The group of 20 was scheduled to meet on Wednesday, senators said, as Congress grapples with a host of contentious issues including a hike in the minimum wage, gun violence, immigration and the migrant influx at the border, and voting rights. But that meeting didn't materialize, according to two sources with knowledge of the situation.

"We'll continue to play a role on a lot of important issues," Sen. Susan Collins, R-Maine, one of the leaders of the group, said Tuesday.

Collins spoke to White House chief of staff Ron Klain last Friday, a conversation that her spokeswoman Annie Clark described as "constructive."

The two got off to a rough start this year. Collins, one of the most moderate Republicans, publicly blamed Klain in part for the decision to sideline her party on Covid-19 relief. Privately, her team was irked by his decision to retweet some criticism of the senator on social media.

Sen. Mitt Romney, R-Utah, said the bipartisan senators will discuss "the president's infrastructure plans and what we might come up with as a group."

The bipartisan group's meeting comes amid growing Democratic frustration with the filibuster. Senate Majority Whip Dick Durbin, D-Ill., last week came out swinging against the 60-vote rule and called it a danger to democracy. Sen. Dianne Feinstein, D-Calif., an institutionalist, said she's "open to changing the way the Senate filibuster rules are used" if Republicans "abuse" the tool.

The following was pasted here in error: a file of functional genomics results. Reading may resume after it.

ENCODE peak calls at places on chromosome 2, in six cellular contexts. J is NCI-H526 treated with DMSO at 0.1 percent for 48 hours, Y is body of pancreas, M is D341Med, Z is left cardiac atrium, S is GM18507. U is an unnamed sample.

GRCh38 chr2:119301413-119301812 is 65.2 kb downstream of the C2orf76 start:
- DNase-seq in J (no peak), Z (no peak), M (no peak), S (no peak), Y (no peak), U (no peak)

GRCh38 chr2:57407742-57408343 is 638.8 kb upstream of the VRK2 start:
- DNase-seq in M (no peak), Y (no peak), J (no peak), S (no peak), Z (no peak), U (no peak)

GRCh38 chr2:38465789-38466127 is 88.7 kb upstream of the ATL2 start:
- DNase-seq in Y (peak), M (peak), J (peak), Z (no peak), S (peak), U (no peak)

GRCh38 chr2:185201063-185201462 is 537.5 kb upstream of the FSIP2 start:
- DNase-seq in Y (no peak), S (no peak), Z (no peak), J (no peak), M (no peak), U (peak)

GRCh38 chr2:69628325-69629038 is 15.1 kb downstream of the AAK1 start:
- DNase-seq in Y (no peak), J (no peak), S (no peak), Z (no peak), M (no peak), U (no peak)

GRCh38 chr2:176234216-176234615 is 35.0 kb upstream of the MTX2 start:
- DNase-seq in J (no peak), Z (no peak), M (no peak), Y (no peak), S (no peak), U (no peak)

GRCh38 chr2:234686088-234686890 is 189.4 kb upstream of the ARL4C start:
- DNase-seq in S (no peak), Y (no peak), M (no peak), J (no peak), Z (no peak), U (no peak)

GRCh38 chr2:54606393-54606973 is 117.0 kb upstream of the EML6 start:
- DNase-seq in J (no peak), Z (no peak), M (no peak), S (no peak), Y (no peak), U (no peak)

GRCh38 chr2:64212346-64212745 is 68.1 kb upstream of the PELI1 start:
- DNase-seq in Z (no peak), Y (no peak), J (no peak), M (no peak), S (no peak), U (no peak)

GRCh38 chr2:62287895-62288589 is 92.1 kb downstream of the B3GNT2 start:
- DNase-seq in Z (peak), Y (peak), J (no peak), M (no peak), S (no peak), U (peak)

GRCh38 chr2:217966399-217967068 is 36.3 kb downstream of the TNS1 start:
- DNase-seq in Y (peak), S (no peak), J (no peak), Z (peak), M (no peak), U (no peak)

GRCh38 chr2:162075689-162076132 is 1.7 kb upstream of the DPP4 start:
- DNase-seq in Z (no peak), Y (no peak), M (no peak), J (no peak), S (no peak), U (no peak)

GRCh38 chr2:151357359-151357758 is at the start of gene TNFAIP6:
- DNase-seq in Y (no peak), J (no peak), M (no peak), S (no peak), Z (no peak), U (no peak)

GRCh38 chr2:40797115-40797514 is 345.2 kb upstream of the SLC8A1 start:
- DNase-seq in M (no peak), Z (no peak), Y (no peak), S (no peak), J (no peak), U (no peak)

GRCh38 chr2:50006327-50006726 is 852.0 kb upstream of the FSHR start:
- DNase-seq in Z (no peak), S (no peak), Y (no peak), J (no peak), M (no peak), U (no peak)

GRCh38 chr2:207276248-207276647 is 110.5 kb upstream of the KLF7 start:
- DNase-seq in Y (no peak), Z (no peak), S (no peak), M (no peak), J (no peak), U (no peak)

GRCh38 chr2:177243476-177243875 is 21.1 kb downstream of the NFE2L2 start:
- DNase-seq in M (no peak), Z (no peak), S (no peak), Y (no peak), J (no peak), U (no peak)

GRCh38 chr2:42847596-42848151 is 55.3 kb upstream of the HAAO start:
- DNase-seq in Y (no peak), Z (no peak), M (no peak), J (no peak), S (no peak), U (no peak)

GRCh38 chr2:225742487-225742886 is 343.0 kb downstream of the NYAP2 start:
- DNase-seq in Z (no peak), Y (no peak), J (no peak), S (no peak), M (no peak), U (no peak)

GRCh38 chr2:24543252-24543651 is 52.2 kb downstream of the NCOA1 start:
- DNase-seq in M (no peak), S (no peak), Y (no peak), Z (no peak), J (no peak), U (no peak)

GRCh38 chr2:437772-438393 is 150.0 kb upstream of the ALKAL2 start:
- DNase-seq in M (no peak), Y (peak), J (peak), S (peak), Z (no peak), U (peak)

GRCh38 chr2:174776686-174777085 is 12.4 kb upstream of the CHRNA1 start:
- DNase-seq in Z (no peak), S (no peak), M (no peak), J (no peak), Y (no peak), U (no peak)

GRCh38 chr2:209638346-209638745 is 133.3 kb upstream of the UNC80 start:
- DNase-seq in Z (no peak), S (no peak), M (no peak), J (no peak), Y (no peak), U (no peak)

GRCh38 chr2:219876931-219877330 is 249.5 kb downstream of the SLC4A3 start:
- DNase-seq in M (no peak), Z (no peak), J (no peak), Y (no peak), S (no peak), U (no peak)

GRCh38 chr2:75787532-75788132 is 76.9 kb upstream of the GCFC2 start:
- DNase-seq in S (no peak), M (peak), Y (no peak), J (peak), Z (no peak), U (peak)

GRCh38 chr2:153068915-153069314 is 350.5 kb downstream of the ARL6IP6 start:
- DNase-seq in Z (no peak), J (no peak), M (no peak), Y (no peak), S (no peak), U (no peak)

Biden supported the filibuster in his 36 years in the Senate, but he has also changed his position. Last week he called for changing the rule to a "talking filibuster," which places a greater onus on members of the minority party by forcing them to hold the floor and talk to block legislation.

The White House is shifting its messaging, with communications director Kate Bedingfield telling MSNBC that Biden is "open to a discussion" about changing Senate rules. She said he wants to work with Republicans to achieve cross-party consensus but is not willing to "allow progress and to allow benefits to the American people to be held hostage in the process."

Sen. Mike Rounds, R-S.D., said the success of the group will depend more on "whether or not the administration wants it to work."

He said the White House should play a greater role and offer "a declaration of what they would like to see, and open it up for a discussion on the subject matter," citing infrastructure as ripe for cooperation as long it is limited to consensus matters like roads and bridges, while excluding contentious items.

Days before Biden took office, a Pew Research Center poll found that self-identified Republicans, by a 21-point margin, preferred that party leaders stand up to Biden even if that makes it harder to address problems in the country, as opposed to trying to compromise with him to accomplish things.

Rounds said Democrats' moves to use reconciliation have upset Republicans — even though the GOP used the same tool to pass a tax law on a partisan basis in 2017.

"The impact is that Republicans look and say, 'Well, if you're going to do it yourself, then you don't need us, so why would we help you? Why would we make it easier for you?'" Rounds said.